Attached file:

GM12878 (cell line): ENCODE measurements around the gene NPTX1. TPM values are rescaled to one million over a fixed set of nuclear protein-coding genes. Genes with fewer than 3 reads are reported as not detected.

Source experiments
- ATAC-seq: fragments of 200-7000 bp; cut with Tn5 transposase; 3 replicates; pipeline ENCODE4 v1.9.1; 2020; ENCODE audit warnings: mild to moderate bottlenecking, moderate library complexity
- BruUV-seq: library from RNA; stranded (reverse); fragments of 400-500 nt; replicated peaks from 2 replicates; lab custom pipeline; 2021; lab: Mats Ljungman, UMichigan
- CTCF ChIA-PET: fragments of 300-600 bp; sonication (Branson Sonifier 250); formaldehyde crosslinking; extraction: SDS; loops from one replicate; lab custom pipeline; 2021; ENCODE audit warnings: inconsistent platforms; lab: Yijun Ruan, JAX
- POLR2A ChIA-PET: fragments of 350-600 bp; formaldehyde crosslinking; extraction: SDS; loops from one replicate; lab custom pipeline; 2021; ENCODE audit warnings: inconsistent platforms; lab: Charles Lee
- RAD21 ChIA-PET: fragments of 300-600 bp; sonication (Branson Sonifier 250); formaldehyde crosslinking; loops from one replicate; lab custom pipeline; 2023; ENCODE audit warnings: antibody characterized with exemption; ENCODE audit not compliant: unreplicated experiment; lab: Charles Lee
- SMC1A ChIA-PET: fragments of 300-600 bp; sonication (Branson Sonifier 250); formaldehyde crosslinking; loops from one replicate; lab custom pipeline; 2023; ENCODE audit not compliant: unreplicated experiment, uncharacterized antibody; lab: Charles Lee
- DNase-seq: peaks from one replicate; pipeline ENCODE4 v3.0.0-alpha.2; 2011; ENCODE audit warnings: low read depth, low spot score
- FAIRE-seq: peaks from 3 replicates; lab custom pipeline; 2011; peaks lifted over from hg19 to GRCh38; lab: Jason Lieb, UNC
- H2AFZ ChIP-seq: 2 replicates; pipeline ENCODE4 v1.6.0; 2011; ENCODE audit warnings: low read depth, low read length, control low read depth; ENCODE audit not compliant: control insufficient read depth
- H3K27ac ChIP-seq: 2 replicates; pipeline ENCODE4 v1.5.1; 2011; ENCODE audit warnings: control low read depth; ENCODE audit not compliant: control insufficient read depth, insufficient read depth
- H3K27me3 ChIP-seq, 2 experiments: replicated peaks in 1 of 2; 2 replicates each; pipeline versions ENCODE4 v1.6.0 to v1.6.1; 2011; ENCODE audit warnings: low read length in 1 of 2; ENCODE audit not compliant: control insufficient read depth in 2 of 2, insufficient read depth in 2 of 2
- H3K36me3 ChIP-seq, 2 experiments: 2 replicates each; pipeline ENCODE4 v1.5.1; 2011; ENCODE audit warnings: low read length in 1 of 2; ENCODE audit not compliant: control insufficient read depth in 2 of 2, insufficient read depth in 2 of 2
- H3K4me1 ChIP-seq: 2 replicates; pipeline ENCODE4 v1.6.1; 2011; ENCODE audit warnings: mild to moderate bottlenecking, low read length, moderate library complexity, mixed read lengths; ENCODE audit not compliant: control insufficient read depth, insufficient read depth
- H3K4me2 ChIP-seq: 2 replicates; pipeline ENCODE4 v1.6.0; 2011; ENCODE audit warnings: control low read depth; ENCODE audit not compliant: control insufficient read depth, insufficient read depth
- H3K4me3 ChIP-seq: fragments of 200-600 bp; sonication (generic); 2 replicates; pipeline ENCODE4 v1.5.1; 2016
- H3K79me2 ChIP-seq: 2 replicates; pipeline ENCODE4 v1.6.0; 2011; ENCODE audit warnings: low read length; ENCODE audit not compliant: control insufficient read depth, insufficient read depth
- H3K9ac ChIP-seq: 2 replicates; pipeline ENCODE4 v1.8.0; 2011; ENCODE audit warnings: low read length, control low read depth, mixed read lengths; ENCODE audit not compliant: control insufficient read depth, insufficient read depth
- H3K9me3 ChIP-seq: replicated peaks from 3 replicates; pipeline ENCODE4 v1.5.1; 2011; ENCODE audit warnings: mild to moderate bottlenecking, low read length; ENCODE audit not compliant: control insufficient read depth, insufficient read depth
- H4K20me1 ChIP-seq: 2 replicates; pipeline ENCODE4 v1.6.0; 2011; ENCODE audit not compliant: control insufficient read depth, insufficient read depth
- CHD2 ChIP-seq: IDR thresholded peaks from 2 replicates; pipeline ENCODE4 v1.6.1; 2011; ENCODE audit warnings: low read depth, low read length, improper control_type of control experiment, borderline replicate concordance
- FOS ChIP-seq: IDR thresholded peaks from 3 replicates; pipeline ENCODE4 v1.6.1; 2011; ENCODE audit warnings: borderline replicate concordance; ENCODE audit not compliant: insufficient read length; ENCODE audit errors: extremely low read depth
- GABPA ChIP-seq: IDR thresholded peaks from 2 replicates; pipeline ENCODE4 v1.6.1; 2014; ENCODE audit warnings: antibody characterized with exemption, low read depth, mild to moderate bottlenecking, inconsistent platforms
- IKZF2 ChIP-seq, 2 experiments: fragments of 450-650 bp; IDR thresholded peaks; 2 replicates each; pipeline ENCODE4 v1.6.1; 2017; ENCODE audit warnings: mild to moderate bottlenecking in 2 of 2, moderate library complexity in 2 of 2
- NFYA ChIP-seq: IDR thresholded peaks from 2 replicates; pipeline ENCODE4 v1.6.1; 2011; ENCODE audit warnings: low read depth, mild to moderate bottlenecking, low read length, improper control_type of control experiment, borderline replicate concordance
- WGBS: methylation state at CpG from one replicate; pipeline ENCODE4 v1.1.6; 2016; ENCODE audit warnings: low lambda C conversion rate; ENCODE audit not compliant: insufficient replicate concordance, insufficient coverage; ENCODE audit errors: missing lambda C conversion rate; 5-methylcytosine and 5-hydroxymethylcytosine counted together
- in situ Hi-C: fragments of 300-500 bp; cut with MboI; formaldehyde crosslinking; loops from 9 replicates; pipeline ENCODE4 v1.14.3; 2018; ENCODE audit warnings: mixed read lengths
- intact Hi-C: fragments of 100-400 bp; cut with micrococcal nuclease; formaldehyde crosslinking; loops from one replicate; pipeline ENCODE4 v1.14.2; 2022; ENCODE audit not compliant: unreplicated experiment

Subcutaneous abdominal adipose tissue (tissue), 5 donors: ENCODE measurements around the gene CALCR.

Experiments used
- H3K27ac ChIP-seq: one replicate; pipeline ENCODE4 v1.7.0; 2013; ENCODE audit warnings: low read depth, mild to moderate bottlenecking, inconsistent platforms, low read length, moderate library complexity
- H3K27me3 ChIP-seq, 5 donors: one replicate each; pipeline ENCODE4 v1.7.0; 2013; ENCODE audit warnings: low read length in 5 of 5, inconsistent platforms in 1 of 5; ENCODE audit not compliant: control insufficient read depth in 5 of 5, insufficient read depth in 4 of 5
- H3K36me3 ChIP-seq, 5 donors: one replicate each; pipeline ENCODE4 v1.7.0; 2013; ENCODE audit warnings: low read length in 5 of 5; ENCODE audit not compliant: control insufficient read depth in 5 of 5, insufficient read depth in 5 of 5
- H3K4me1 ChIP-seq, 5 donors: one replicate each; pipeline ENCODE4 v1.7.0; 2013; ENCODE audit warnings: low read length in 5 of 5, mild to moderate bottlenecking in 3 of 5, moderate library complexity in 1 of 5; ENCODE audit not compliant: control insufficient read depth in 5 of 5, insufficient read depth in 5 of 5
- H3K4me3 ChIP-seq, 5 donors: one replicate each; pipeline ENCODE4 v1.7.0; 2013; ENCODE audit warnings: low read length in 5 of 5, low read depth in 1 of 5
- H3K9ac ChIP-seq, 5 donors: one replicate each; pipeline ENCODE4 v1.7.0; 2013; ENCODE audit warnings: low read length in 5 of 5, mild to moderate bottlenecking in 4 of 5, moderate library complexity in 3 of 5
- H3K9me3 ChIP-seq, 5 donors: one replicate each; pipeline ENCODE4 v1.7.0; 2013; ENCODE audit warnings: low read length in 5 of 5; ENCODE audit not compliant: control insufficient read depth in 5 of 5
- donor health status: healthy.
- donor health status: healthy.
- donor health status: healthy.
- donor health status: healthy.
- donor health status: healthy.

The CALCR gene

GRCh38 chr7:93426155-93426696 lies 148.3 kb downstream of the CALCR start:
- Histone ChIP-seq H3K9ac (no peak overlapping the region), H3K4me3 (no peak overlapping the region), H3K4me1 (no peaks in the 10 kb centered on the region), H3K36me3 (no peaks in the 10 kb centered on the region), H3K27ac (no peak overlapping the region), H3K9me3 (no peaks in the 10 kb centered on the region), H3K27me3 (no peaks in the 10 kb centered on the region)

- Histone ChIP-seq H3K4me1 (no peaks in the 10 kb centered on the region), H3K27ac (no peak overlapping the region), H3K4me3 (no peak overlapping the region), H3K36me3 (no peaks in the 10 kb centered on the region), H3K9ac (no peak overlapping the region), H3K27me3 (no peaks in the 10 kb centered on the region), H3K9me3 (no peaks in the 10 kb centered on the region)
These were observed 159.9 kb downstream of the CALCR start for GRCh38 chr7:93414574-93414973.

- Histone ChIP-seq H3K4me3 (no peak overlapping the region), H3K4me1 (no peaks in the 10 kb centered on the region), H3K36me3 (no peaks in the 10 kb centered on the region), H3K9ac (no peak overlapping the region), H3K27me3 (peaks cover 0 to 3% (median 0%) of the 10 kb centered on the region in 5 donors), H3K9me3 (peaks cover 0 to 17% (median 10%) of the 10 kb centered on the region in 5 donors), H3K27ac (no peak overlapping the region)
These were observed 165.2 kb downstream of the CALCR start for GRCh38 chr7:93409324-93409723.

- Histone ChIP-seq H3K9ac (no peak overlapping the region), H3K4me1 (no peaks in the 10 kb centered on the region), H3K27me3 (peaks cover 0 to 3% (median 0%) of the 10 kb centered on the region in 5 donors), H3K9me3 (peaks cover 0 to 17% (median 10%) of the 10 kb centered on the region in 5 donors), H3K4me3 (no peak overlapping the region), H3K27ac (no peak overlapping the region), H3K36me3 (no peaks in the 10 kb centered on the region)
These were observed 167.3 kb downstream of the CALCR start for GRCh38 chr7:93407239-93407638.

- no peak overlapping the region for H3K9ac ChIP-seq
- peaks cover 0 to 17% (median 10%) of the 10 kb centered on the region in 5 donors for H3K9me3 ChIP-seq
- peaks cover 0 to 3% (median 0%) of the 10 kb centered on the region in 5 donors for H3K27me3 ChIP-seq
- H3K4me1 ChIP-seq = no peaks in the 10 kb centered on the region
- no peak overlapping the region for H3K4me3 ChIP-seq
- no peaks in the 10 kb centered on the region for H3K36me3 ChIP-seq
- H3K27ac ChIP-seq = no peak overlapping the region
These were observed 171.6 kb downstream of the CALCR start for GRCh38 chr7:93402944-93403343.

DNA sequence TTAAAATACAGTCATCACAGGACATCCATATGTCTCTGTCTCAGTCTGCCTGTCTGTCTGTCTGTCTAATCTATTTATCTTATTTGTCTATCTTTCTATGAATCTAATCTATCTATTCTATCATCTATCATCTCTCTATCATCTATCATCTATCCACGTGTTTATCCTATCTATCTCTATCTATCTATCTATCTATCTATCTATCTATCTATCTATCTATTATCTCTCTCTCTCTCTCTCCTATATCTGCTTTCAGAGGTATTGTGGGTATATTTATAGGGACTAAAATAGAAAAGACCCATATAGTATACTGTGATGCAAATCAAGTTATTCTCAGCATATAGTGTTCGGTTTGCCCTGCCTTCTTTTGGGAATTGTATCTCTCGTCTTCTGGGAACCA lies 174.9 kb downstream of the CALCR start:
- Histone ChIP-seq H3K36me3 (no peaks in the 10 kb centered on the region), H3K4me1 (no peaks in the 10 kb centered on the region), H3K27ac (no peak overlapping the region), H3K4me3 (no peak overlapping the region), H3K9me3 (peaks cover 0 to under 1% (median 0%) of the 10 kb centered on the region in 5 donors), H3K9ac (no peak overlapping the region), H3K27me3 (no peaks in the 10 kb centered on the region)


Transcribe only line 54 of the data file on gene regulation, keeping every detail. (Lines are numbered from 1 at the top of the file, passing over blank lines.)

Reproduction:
- peaks cover 0 to 17% (median 10%) of the 10 kb centered on the region in 5 donors for H3K9me3 ChIP-seq